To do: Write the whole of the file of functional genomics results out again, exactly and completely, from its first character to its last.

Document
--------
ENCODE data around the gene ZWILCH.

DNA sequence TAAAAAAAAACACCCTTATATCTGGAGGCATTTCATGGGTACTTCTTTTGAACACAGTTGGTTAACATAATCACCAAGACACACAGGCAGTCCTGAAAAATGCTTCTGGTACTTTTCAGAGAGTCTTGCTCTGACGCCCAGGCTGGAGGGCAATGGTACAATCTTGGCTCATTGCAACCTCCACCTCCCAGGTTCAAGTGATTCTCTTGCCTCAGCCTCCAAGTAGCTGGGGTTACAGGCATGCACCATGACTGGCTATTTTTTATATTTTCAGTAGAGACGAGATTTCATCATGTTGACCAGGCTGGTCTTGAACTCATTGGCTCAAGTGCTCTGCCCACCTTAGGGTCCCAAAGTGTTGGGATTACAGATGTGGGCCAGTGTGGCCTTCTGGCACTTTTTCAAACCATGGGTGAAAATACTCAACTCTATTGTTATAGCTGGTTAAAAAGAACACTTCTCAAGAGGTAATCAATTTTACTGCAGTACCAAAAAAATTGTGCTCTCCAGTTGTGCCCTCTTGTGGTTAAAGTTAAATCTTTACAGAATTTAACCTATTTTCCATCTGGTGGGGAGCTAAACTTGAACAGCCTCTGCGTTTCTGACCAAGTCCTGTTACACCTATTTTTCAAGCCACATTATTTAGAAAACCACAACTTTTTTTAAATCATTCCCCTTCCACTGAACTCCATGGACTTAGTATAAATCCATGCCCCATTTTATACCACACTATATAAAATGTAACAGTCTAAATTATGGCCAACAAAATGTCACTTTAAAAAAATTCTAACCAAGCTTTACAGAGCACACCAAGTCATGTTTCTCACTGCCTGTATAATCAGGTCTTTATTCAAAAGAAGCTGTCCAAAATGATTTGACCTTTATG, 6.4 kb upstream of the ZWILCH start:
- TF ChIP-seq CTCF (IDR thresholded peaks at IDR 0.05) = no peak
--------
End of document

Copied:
ENCODE data around the gene ZWILCH.

DNA sequence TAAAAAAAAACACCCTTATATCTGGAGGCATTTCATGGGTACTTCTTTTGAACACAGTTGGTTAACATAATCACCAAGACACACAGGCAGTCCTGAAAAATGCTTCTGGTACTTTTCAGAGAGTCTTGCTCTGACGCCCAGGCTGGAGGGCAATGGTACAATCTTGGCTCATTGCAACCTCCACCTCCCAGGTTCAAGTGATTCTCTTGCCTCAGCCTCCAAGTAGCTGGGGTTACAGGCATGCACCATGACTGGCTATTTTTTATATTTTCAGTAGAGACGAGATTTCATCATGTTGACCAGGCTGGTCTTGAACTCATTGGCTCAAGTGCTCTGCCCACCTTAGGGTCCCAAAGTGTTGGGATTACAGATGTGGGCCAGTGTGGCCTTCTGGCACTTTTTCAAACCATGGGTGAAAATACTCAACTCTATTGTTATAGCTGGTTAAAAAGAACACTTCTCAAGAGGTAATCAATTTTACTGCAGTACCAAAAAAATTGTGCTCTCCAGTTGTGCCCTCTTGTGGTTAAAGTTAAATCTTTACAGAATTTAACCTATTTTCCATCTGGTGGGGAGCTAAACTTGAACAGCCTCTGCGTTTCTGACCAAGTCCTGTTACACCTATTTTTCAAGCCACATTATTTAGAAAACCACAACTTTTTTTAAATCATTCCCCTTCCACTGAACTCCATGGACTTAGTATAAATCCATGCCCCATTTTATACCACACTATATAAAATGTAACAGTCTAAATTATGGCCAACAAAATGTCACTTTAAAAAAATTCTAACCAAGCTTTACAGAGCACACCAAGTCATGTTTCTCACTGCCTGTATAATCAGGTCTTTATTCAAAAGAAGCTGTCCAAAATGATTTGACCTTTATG, 6.4 kb upstream of the ZWILCH start:
- TF ChIP-seq CTCF (IDR thresholded peaks at IDR 0.05) = no peak